As the big tech tyrants tighten their grip, join us for more free speech at Parler—the anti-censorship social media platform.
Alberta Health Services (AHS) have released a public notice which explains that healthcare personnel are beginning to see more cases of opioid users mixing their opioids with a powerful anti-depressant called Etizolam.
They explain that etizolam functions in a similar manner as Benzodiazepines, which are “central nervous system (CNS) depressant drugs used to treat people with anxiety disorders, panic attacks, sleep disorders, or seizure disorders.”
The use of Benzodiazepines or similar drugs can increase the risk of poisoning or overdose, but most importantly, can make reversing the symptoms of drug abuse much more difficult, if not impossible.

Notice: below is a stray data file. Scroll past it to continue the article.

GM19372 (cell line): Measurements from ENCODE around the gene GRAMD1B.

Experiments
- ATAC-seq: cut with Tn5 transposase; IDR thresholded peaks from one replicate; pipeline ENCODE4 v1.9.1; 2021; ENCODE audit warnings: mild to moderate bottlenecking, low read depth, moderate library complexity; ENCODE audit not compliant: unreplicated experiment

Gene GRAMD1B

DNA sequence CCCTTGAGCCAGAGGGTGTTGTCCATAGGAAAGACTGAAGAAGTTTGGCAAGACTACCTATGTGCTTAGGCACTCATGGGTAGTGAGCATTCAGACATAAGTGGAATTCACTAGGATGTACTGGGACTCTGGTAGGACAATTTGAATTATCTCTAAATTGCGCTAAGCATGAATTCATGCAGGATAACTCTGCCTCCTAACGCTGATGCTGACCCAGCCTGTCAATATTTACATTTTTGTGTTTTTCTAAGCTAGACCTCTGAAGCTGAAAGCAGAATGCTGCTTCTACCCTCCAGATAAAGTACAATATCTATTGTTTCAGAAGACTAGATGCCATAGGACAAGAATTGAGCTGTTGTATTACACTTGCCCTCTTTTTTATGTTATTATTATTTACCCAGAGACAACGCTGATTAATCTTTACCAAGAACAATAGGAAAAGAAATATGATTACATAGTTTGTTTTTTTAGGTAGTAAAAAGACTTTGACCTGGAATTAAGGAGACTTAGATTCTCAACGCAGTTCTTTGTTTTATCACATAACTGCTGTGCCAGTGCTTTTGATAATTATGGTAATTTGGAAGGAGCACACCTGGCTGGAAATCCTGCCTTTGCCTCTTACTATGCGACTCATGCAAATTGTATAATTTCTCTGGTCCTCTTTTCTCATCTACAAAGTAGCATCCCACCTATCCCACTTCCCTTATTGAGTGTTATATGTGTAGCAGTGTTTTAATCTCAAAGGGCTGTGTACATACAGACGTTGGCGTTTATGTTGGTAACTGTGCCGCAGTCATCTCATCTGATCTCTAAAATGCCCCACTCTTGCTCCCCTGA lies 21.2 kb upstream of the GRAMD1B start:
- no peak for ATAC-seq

In particular, the use of Etizolam has proven to be resistant to Naloxone, a common antidote used to save lives in cases of opioid overdoses.
As Alberta Health Services explains, “Etizolam is often mixed with other drugs; it may be hard to tell if a person is experiencing poisoning/overdose due to an opioid or etizolam, if the drug they have taken contains both opioids and etizolam or any other benzodiazepine. Naloxone will not worsen etizolam poisoning or overdose and should be given as it can reverse the effects of the opioid; however, it will not reverse the effects of etizolam or other benzodiazepines and the person’s symptoms may not appear to improve.”
“We’re seeing a number of benzodiazepines that are being cut into the illegal drug supply, so cut with drugs like fentanyl, for example,” Dr. Nick Etches from AHS told Global News in an interview.
“The concern with that is that they’re not an opioid,” he continued, “so what that means is naloxone won’t fully reverse the effects of an overdose if that other drug is cut in there as well.”
The AHS advises that habitual drug users “Avoid using alone; start low and go slow; avoid mixing substance; know your tolerance; know the signs and symptoms of poisoning/overdose and call 911 always for direction and support; and Carry a Naloxone Kit and know to use it to respond to suspected opioid overdose,” in order to reduce the risk of overdosing.